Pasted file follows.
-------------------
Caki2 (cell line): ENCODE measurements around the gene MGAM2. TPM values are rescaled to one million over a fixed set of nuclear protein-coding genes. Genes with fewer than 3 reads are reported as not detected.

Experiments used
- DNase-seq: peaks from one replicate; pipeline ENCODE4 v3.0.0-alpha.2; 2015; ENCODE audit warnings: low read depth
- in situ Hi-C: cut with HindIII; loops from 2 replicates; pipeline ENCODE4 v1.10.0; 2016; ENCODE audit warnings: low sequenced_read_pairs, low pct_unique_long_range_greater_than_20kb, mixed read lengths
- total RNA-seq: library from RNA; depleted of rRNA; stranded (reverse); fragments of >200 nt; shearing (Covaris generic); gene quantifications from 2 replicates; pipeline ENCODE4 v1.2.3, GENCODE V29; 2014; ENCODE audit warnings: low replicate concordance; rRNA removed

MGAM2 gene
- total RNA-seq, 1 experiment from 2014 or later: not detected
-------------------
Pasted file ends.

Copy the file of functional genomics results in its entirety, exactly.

Caki2 (cell line): ENCODE measurements around the gene MGAM2. TPM values are rescaled to one million over a fixed set of nuclear protein-coding genes. Genes with fewer than 3 reads are reported as not detected.

Experiments used
- DNase-seq: peaks from one replicate; pipeline ENCODE4 v3.0.0-alpha.2; 2015; ENCODE audit warnings: low read depth
- in situ Hi-C: cut with HindIII; loops from 2 replicates; pipeline ENCODE4 v1.10.0; 2016; ENCODE audit warnings: low sequenced_read_pairs, low pct_unique_long_range_greater_than_20kb, mixed read lengths
- total RNA-seq: library from RNA; depleted of rRNA; stranded (reverse); fragments of >200 nt; shearing (Covaris generic); gene quantifications from 2 replicates; pipeline ENCODE4 v1.2.3, GENCODE V29; 2014; ENCODE audit warnings: low replicate concordance; rRNA removed

MGAM2 gene
- total RNA-seq, 1 experiment from 2014 or later: not detected